1. Public Engagement & Impact Interview With 2019 Michigan Road Scholar Kamran Diba

    Mark Rivett posted April 25, 2019

    Read full interview at U-M Public Engagement and Impact

    One of this year’s Road Scholars is Kamran Diba, associate professor of anesthesiology and principal investigator of the Neural Circuits and Memory Lab. Diba studies neural activity in the brain related to learning, memory, and sleep. His research also has implications for aging and Alzheimer’s disease.

    In this Q&A, Kattari reveals her motivation for joining the Road Scholars, and what she hopes to learn.

    Kamran Diba

    Principal investigator of the Neural Circuits and Memory Lab at the Department of Anesthesiology in the University of Michigan Medical School

    What interested you in the Road Scholar tour?

    I first heard about Road Scholars when I was doing a Wolverine Express trip (run by the Center for Educational Outreach). One of the other participants had been a Road Scholar and recommended it as a great program.

    I’m new to the state of Michigan, having just started here at U-M in August 2017. It seems like a great way to get grounded in the state. I’m not sure whether people in Michigan feel that the faculty at U-M represents them, but I would like to work toward increasing that sense of representation. The work we do in our teaching, research, and dissemination can directly benefit the state, so I think it’s also important for me to gain a better sense of the different places, people, economics, and overall concerns in Michigan. Through the Road Scholars program we can have these interactions and two-way learning about what we all do.

    Before coming here I was at the University of Wisconsin for six years, and I regret not developing a stronger connection to that state. U-M has provided this unique opportunity to bridge that issue.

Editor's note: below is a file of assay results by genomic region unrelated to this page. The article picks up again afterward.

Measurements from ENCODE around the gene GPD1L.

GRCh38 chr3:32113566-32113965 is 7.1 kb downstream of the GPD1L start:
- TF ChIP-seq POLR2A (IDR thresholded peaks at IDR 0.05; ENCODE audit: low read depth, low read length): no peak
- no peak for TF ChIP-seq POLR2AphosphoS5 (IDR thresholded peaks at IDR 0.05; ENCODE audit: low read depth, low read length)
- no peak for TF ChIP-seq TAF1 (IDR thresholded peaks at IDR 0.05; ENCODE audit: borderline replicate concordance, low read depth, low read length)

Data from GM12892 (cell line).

– Kamran Diba

    The Michigan Road Scholars Tour — an annual five-day traveling seminar that takes U-M faculty through the state — increases mutual knowledge and understanding between the university and the people and communities of Michigan.

    You can keep up with the happenings on the tour May 6–10 by following #MIRoadScholars on Twitter.

    Read full interview at U-M Public Engagement and Impact


  2. Public Engagement & Impact Interview With 2019 Michigan Road Scholar Shanna Kattari

    Mark Rivett posted April 24, 2019

    Read full interview at U-M Public Engagement and Impact

    One of this year’s Road Scholars, Shanna Kattari, is an assistant professor in the School of Social Work with a courtesy appointment in Women’s Studies. She researches health disparities among transgender and nonbinary people, disability and ableism, and examines sexuality in marginalized communities, particularly in LGBTQIA individuals and people with disabilities.

    In this Q&A, Kattari reveals her motivation for joining the Road Scholars, and what she hopes to learn.

    Shanna K. Kattari, PhD, MEd, ACS; University of Michigan School of Social Work faculty, board certified sexologist, experienced sexuality educator, and social justice advocate.

    What interested you in the Road Scholar tour?

    As someone relatively new to Michigan — I’m just finishing up my second year at U-M — it’s really important to me to learn about my new state and all of the different facets that make up Michigan. I do community-based research and it is incredibly difficult to know what type of research is needed when I don’t know much about the communities in my new home, and what their needs are. Plus, I haven’t been further north than Lansing and really wanted to get to see more of the state.
    – Shanna Kattari

    The Michigan Road Scholars Tour — an annual five-day traveling seminar that takes U-M faculty through the state — increases mutual knowledge and understanding between the university and the people and communities of Michigan.

    You can keep up with the happenings on the tour May 6–10 by following #MIRoadScholars on Twitter.

    Read full interview at U-M Public Engagement and Impact


  3. Play Presented by 2018 Michigan Road Scholar José Casas Examines the Flint Water Crisis

    Mark Rivett posted April 9, 2019

    Read Washington Post Article

    Read Story at U-M School of Music, Theater, and Dance

    The Flint water crisis has been the subject of several documentaries and even a network drama, but now the issue is taking center stage in a new play at the University of Michigan.

    Playwright José Casas spent nearly three years interviewing more than 80 people in order to create his new play, “Flint,” which tells the story of the water crisis through the voices of residents, activists, scientists and politicians.

    Jose Casas

    Jose Casas
    Assistant Professor of Theatre, Drama, and Playwriting

    I consider myself an issue-driven writer,” he said. “I’m very much about social justice and telling stories of communities that have been traditionally underserved or marginalized.

    José Casas was a 2018 Michigan Road Scholar.


  4. Page 1 of 11
    1 2 3 11